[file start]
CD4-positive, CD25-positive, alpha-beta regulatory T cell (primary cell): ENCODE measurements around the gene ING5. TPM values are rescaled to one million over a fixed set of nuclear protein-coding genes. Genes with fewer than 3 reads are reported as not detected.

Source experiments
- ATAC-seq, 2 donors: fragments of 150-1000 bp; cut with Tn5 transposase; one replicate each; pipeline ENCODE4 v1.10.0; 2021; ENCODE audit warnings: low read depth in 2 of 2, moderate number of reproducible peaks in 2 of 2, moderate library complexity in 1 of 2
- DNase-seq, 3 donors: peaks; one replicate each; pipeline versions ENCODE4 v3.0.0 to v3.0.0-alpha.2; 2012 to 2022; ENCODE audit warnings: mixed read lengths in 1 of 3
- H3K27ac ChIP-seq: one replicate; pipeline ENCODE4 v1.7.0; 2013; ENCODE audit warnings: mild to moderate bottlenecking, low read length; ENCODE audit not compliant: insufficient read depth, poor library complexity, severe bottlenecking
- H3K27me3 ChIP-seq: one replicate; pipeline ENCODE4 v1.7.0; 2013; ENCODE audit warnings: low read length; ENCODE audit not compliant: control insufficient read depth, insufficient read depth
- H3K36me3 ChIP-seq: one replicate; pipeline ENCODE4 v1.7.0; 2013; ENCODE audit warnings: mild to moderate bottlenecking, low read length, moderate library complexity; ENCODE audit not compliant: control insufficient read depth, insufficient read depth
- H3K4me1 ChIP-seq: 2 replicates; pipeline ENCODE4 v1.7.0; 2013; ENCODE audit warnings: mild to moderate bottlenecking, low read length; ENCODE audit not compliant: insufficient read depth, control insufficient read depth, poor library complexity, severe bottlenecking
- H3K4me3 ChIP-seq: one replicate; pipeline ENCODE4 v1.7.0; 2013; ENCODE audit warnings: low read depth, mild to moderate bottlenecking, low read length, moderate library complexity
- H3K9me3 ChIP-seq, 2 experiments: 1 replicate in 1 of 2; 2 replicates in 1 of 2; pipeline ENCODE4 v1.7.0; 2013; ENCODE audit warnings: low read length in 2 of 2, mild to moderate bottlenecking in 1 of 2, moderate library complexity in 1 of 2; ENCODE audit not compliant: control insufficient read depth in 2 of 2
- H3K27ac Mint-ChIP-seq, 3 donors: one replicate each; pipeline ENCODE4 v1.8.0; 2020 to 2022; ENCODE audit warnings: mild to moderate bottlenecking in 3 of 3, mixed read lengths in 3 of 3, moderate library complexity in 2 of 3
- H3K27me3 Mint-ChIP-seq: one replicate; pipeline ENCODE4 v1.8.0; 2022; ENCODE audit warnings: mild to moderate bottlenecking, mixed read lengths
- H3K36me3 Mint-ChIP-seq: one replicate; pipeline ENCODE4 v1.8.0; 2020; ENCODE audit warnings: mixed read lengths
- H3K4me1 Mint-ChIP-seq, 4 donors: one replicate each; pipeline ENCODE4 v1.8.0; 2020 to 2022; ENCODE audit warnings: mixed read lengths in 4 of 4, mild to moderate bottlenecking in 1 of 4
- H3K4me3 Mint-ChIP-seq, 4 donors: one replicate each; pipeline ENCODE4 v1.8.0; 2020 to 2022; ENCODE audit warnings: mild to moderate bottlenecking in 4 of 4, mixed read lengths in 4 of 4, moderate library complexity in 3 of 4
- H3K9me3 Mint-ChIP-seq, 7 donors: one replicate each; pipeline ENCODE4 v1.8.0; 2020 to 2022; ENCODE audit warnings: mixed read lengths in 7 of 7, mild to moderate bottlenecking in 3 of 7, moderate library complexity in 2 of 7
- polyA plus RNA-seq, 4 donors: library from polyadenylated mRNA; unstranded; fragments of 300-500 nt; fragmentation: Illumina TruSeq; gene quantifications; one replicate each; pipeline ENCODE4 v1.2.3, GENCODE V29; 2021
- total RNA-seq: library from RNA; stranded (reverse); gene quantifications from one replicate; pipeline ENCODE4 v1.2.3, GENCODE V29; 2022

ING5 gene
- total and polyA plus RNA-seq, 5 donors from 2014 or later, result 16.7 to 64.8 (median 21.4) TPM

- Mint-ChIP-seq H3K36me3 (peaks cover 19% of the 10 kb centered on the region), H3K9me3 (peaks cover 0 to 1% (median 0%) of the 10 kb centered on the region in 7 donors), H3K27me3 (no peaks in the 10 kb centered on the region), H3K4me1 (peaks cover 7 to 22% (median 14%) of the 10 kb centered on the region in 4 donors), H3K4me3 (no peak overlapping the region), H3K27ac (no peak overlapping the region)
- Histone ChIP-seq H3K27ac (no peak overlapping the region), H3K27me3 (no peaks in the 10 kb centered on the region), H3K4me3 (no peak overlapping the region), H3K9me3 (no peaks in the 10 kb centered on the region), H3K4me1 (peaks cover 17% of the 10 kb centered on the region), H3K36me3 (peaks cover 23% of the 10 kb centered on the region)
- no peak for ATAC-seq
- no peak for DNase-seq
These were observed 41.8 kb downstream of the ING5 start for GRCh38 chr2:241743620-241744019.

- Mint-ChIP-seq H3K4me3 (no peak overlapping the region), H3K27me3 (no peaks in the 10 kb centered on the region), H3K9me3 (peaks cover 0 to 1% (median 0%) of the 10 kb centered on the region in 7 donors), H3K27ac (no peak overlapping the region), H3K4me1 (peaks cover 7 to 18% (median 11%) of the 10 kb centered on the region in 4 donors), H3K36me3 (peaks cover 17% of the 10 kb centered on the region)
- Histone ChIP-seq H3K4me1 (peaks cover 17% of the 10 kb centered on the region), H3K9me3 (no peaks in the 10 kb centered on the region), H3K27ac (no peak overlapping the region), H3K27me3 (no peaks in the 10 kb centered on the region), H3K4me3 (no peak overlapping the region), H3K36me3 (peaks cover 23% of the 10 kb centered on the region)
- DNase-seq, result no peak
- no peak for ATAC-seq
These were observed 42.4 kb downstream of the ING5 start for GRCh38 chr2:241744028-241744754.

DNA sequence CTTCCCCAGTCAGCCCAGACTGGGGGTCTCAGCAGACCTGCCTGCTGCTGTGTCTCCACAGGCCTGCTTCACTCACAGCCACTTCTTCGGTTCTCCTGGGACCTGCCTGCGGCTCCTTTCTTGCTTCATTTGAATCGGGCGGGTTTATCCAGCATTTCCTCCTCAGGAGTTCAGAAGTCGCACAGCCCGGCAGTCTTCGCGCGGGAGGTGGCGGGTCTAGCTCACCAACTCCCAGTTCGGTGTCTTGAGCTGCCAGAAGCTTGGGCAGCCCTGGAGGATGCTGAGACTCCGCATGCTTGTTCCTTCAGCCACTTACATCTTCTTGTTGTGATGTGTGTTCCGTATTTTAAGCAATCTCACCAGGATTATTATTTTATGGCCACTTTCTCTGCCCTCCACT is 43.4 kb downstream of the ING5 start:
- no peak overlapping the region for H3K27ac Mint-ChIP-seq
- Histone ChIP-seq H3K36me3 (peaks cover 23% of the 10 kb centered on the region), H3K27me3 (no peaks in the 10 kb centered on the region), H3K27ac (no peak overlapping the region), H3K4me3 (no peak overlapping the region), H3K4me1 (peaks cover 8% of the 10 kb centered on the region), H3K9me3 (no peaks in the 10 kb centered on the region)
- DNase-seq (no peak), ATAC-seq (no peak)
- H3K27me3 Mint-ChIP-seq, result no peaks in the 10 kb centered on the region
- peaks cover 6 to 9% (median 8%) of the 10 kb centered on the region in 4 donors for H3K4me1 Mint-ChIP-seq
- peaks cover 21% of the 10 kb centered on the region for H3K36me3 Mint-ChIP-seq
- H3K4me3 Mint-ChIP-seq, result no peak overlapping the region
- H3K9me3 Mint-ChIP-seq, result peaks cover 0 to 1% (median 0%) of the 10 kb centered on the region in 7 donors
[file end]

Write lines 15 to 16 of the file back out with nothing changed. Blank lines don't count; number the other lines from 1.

- H3K4me3 Mint-ChIP-seq, 4 donors: one replicate each; pipeline ENCODE4 v1.8.0; 2020 to 2022; ENCODE audit warnings: mild to moderate bottlenecking in 4 of 4, mixed read lengths in 4 of 4, moderate library complexity in 3 of 4
- H3K9me3 Mint-ChIP-seq, 7 donors: one replicate each; pipeline ENCODE4 v1.8.0; 2020 to 2022; ENCODE audit warnings: mixed read lengths in 7 of 7, mild to moderate bottlenecking in 3 of 7, moderate library complexity in 2 of 7